The F-word – FAILURE. It makes us cringe. The one thing we do not want to be. Forbes celebrates the richest people in the world and crowns the “30 under 30”, “40 under 40”? Businesspeople demonstrate their success by sharing their #millionairelifestyle by celebrating with a post of themselves in their sportscar and designer outfit? Would it even be acceptable to fail in such a world?
Whenever I read biographies of successful people, their paths to success are depicted as a true breeze. The first years, which are usually the toughest, are covered in a few pages. Almost no details are given about the challenging tasks or the sleepless nights. Very often, businesses are sold as overnight successes even though that success had been in the making for years. Similarly, many entrepreneurs were not successful with their very first business, they failed with one or even more businesses until they succeeded.
Maybe publishers think readers do not appreciate reading about the hard work and effort. I personally would appreciate hearing more exactly about these times because it would let me understand that person’s success more. I also think it would make their success even bigger if we knew how hard it was for them to get there.
Social media platforms offer filters to “improve” our images and to present a perfected version of our bodies. Similarly, no matter the medium, businesses and careers are shown with a similar filter. We see the end result – usually money- or status-related. There is no mention about failures – everything seems perfect. And if tough times are mentioned, it is done in a sugar-coated way as a side note or packaged in a “user-friendly” way.
I have to admit, it is very tough not to get sucked into this version of reality. I recently read about an athleisure brand which claims to only have started during the first lockdown in 2020. This summer, they not only had a broad range of products and a big following across multiple social media channels but also opened several physical branches. Everyone who runs a business knows that this is not a one-year-job. Just the development of the products (they claim to use an innovative type of fabric) probably took them months, let alone building up a (genuine) social media following. Probably that company started much longer ago and only publicises their end-spurt.
At first, I got upset. “Why do the media always jump on these sugar-coated stories,” I asked myself. “Why is there always this pressure to be successful over night?” Why? Because it is a great story to tell. It is similar to the overnight successes in sports: XYZ is the youngest ever player to win the US Open. Do we talk about the hard work and all the failures, all the matches they lost? Of course not! Who wants to talk about that?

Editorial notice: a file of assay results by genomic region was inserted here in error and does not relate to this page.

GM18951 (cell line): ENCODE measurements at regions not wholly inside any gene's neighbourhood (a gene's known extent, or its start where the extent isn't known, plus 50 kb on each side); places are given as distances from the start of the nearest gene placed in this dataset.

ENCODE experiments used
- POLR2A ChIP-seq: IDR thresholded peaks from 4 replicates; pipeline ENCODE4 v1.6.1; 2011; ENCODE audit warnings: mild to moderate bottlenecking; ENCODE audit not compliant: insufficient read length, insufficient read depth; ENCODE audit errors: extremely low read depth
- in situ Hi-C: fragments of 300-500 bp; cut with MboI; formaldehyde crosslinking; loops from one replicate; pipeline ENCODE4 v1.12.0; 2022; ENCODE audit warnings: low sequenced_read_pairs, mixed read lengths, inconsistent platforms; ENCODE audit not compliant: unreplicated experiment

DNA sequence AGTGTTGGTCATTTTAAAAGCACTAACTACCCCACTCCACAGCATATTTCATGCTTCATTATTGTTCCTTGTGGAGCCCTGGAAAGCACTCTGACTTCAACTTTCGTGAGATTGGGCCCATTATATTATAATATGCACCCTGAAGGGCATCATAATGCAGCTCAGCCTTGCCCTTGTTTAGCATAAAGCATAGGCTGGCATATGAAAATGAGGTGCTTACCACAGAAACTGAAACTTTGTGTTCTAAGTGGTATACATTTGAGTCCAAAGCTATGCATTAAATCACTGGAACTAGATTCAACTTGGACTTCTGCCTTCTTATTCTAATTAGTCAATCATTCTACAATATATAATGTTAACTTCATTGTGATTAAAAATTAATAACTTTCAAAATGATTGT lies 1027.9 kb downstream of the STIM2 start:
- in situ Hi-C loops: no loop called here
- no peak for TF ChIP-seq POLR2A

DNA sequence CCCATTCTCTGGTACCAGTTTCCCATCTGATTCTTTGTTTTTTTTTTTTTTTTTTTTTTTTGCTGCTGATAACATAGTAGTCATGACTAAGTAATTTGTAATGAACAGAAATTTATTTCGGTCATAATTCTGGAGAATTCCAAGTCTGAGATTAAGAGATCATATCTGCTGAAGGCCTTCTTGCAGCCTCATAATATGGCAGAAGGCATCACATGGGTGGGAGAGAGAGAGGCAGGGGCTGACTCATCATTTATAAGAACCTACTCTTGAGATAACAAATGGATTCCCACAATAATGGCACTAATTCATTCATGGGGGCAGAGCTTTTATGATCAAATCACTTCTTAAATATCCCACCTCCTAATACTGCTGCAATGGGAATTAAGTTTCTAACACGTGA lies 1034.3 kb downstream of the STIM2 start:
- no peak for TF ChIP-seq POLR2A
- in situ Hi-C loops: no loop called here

In 2014, I received an invitation to a “Fuck Up Night”. You probably think the same what I thought when I first saw the invite. But this was an evening where founders could meet and discuss their failures to learn from each other. At first, I was intrigued by the concept, especially because I think we do not talk about failures enough. But when I attended that thing, it was again another show by people who did not want to be honest at all. Nobody really shared a failure. I guess nobody wanted to make themselves vulnerable in front of strangers.
But why not?
If everything went smoothly all the time, we would not learn anything. Looking back from the Kindergarten days onwards: How did I learn? From failure. How did I learn to ride a bike? From falling off it and learning how to balance the bike. How did I improve my Chinese language skills? By making mistakes, being laughed at and getting frustrated. How did I grow as an entrepreneur? By analyzing which decisions resulted in failures and working on how to prevent similar decisions in the future.
I think the reluctance of sharing our failures is even bigger for women. As women we have to work four times harder. If we make a mistake, it will be pointed out for sure. Failure will not be tolerated. Hence, we start protecting ourselves. And self-protection is the complete opposite of sharing our failures and, consequently, making ourselves vulnerable. Unfortunately, we also contribute to creating this myth and deprive ourselves and other women from learning from our failures.
People love to see the end result. We do not really see that tennis player XYZ only made it to the US Open because they started training from a very early age. They win now because they did not let the lost matches mess with their mind. They became resilient, analysed their failures and turned them into successes.
I think what we all need is honesty. Rather than posting another beautiful sugar-coated story, why not share something imperfect? Why can we not say that sometimes it is really, really hard and that sometimes, we do fail?
Let me start in this Postcard: I also failed sometimes. And sometimes, it is really, really hard. Sometimes, I would like to give up. But instead, I choose to pull myself together, look forward, learn from my mistakes and keep going. This is what really makes us a success.